We will be setting up a Ruby on Rails development environment on Ubuntu 16.04 Xenial Xerus.
The reason we're going to be using Ubuntu is because the majority of code you write will run on a Linux server. Ubuntu is one of the easiest Linux distributions to use with lots of documentation so it's a great one to start with.Read more
We will be setting up a Ruby on Rails development environment on Mac OS X 10.11 El Capitan.
Older versions of OS X are mostly compatible so follow along as far as you can and then Google search for any problems you run into. There are plenty of people who have documented solutions for them.Read more
Ways of Installing Ruby
On Linux/UNIX, you can use the package management system of your distribution or third-party tools (rbenv and RVM).
On OS X machines, you can use third-party tools (rbenv and RVM). On Windows machines, you can use RubyInstaller.Read more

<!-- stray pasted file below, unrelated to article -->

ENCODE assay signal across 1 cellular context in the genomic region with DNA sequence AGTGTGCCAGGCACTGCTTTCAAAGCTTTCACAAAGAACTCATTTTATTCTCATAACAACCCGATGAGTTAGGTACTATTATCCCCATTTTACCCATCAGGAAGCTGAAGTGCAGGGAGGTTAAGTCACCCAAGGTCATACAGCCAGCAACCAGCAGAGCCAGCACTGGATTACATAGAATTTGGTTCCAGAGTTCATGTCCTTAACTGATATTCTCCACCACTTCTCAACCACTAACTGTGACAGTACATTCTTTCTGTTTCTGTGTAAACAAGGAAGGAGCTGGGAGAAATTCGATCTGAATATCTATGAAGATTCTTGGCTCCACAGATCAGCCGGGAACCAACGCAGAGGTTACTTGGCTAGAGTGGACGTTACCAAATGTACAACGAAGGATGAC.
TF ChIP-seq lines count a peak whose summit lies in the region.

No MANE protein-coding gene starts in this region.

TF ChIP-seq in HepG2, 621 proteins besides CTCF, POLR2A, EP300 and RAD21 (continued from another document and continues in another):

After reading this guide, you will know:
- How to install Rails, create a new Rails application, and connect your application to a database.
- The general layout of a Rails application.
- The basic principles of MVC (Model, View, Controller) and RESTful design.
- How to quickly generate the starting pieces of a Rails application.
The Rails philosophy includes two major guiding principles:
- Don't Repeat Yourself: DRY is a principle of software development which states that "Every piece of knowledge must have a single, unambiguous, authoritative representation within a system." By not writing the same information over and over again, our code is more maintainable, more extensible, and less buggy.
- Convention Over Configuration: Rails has opinions about the best way to do many things in a web application, and defaults to this set of conventions, rather than require that you specify every minutiae through endless configuration files.